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Post-pandemic cloud security begins at the edge with hyper-automation, writes David Shepherd, Global VP Sales Engineering, at the IT asset and identity management product company Ivanti.
Cloud computing is being heralded as a saviour by many CEOs after it helped businesses to rapidly adjust in the early days of the pandemic. That is certainly true, but so is the fact that this accelerated process of IT modernisation also created a bigger opportunity for cyber-criminals. In many organisations, those advocating security were shouted down in the rush to support remote work and roll-out new customer-facing services. But now the dust has settled, it’s time to put security back in the driving seat. Without it, no business can travel at the speed it needs.
Cloud security is tough, and in SaaS environments the provider will be responsible for a large part of it. That’s why, CISOs must focus on what they control. This means layering up security at the endpoint, and deploying hyper-automation tools to manage complexity and risk.
It’s difficult to overestimate the impact COVID-19 has had on corporate IT. Those that used to talk about digital strategy in ‘one- to three-year phases’ were forced to scale-up in just days or weeks, according to McKinsey. They’ve been extremely busy. Corporate investments ranged from workload migration to IaaS environments, to company-wide purchases of SaaS-based office productivity and collaboration tools. Zoom claimed that daily meeting participants grew from 10 million in December 2019 to roughly 200 million in March 2020.
However, these efforts also exposed organisations to increased cyber risk, as attackers pivoted to target vulnerabilities in remote working endpoints and users themselves, via phishing emails. Many CISOs worried about their newly distributed workforce; specifically, that home users juggling childcare duties would be more distracted and therefore susceptible to phishing. Or indeed that the laptops, PCs and mobile devices used to log on to corporate networks and cloud accounts weren’t properly protected.
More sophisticated threats also emerged. Microsoft detailed multiple waves of human-operated ransomware – often exploiting known flaws in unpatched VPN solutions, RDP and virtual desktops without multi-factor authentication (MFA), End of Life platforms like Windows Server 2003 and misconfigured web servers.
According to one poll of global security professionals conducted in April, nearly a quarter (23%) of respondents noted an increase in security incidents since the transition to cloud-enabled remote working. Some claimed attacks had doubled. Security teams were often themselves hampered by being forced to work on unrelated tasks to support the pivot to home working. This compounded pre-existing skills shortages, which currently stand at just over three million professionals globally, as well as reactive security postures.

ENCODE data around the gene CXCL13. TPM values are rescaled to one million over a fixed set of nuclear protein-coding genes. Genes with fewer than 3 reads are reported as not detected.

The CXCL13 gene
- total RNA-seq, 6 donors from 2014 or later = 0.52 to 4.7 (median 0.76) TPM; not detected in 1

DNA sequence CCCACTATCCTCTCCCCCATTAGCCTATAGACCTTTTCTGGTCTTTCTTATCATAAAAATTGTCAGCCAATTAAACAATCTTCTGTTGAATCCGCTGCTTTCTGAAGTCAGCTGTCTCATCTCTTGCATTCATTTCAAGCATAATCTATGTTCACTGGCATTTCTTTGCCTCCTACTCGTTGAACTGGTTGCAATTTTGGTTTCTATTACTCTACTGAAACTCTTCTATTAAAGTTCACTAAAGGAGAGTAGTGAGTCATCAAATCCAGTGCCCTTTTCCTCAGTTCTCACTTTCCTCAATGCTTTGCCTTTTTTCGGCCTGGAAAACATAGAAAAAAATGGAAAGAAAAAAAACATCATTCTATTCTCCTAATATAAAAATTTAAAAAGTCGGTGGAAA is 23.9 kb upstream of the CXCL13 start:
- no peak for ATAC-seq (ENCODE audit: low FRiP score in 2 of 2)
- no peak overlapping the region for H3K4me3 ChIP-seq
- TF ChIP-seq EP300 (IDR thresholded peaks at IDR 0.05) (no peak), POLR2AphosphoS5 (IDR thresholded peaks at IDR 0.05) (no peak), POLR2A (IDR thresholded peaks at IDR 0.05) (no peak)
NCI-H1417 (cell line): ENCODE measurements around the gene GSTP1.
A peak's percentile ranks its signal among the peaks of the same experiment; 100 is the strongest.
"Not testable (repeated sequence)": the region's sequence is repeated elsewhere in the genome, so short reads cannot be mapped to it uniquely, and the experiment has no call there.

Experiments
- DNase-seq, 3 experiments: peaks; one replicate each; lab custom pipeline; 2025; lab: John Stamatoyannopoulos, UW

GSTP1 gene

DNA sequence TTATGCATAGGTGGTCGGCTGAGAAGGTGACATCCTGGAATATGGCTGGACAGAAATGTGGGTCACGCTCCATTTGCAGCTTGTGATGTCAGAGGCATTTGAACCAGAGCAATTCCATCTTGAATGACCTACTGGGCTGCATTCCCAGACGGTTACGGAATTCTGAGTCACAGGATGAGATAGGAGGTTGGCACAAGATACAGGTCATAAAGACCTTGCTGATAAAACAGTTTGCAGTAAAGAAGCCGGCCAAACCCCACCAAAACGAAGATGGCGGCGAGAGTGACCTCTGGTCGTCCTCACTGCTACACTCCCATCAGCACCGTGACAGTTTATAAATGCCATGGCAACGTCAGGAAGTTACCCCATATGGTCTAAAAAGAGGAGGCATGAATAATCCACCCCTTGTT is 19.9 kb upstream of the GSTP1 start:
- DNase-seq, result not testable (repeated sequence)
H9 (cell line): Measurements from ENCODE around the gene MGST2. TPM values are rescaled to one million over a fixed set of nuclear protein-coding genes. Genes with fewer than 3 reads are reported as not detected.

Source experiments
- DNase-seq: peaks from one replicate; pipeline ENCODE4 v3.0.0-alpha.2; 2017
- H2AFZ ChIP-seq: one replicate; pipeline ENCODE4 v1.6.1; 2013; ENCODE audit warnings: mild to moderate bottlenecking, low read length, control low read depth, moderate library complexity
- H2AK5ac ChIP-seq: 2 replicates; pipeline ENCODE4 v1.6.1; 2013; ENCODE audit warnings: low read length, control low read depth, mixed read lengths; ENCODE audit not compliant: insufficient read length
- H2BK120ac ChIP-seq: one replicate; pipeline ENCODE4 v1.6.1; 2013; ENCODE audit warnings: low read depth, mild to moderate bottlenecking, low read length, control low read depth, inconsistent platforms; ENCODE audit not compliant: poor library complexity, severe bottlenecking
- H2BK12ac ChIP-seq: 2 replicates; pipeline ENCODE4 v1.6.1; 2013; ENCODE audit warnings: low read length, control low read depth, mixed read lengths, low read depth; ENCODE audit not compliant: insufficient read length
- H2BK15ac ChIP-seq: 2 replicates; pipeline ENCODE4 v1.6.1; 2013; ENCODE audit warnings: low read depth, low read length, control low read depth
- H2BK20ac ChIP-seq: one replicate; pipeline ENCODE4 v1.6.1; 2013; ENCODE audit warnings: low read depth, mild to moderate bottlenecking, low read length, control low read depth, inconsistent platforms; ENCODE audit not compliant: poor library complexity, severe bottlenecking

A lack of automation in many IT functions means stretched teams are stuck in constant fire-fighting mode, overwhelmed by the number of patches they must prioritise and deploy on a growing volume of endpoints. The explosion in the latter caused by COVID-19, alongside existing trends for IoT growth, has made a precarious situation even worse. Many IT teams don’t know how many endpoints they have in the organisation. That is an untenable situation considering 68% of organisations suffered an endpoint attack last year, resulting in compromised data or IT infrastructure.
A major part of the problem is tooling: an ISACA study found that only 59% of IT security pros feel they have the right tools at home to do their job properly. Hybrid and multi-cloud environments make things more complicated still. 85% of organisations now use multiple clouds and 76% have between two and 15 hybrid clouds running, according to IBM.
This complexity will only grow, while mass remote working is surely here to stay. So, what does that mean for your cloud security strategy? It means starting at the edge, by enforcing IT hygiene best practices such as effective end user training, MFA on RDP and other endpoints, anti-malware on every device used to connect to work systems and networks, application control and prompt patching.
The latter, as we’ve discussed, can be particularly challenging given not only the agility of modern cyber-criminals and the size of the attack surface, but the visibility issues and staffing problems many IT functions experience. This is where hyper-automation comes into its own. Described by Gartner as a top 10 trend for 2020, it applies AI and machine learning to drive sophisticated automation of tasks like patch management. When done in this way, systems can automatically discover and monitor all endpoints in a distributed corporate environment, proactively detecting and remediating any security and configuration issues. With self-healing, self-securing endpoint and edge devices, IT and security teams are freed-up to focus on higher value tasks. It all adds up to cloud-powered success that will help organisations hit the ground running as they emerge from the pandemic.